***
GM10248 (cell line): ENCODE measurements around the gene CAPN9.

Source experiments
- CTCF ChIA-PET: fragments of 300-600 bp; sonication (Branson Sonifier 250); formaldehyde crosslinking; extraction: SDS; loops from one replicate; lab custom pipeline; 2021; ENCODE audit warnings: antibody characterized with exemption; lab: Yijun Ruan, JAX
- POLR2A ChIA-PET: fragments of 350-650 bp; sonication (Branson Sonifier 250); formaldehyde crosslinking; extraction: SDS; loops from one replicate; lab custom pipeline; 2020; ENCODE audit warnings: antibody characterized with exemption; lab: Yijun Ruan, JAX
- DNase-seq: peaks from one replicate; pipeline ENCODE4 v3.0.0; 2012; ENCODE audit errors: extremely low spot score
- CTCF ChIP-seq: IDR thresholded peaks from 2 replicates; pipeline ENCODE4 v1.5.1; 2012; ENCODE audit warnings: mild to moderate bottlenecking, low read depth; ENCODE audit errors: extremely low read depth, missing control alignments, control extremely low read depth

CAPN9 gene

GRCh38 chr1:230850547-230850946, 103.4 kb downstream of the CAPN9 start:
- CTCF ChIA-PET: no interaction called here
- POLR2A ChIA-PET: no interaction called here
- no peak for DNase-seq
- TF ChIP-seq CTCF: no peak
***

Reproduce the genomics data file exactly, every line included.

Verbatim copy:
GM10248 (cell line): ENCODE measurements around the gene CAPN9.

Source experiments
- CTCF ChIA-PET: fragments of 300-600 bp; sonication (Branson Sonifier 250); formaldehyde crosslinking; extraction: SDS; loops from one replicate; lab custom pipeline; 2021; ENCODE audit warnings: antibody characterized with exemption; lab: Yijun Ruan, JAX
- POLR2A ChIA-PET: fragments of 350-650 bp; sonication (Branson Sonifier 250); formaldehyde crosslinking; extraction: SDS; loops from one replicate; lab custom pipeline; 2020; ENCODE audit warnings: antibody characterized with exemption; lab: Yijun Ruan, JAX
- DNase-seq: peaks from one replicate; pipeline ENCODE4 v3.0.0; 2012; ENCODE audit errors: extremely low spot score
- CTCF ChIP-seq: IDR thresholded peaks from 2 replicates; pipeline ENCODE4 v1.5.1; 2012; ENCODE audit warnings: mild to moderate bottlenecking, low read depth; ENCODE audit errors: extremely low read depth, missing control alignments, control extremely low read depth

CAPN9 gene

GRCh38 chr1:230850547-230850946, 103.4 kb downstream of the CAPN9 start:
- CTCF ChIA-PET: no interaction called here
- POLR2A ChIA-PET: no interaction called here
- no peak for DNase-seq
- TF ChIP-seq CTCF: no peak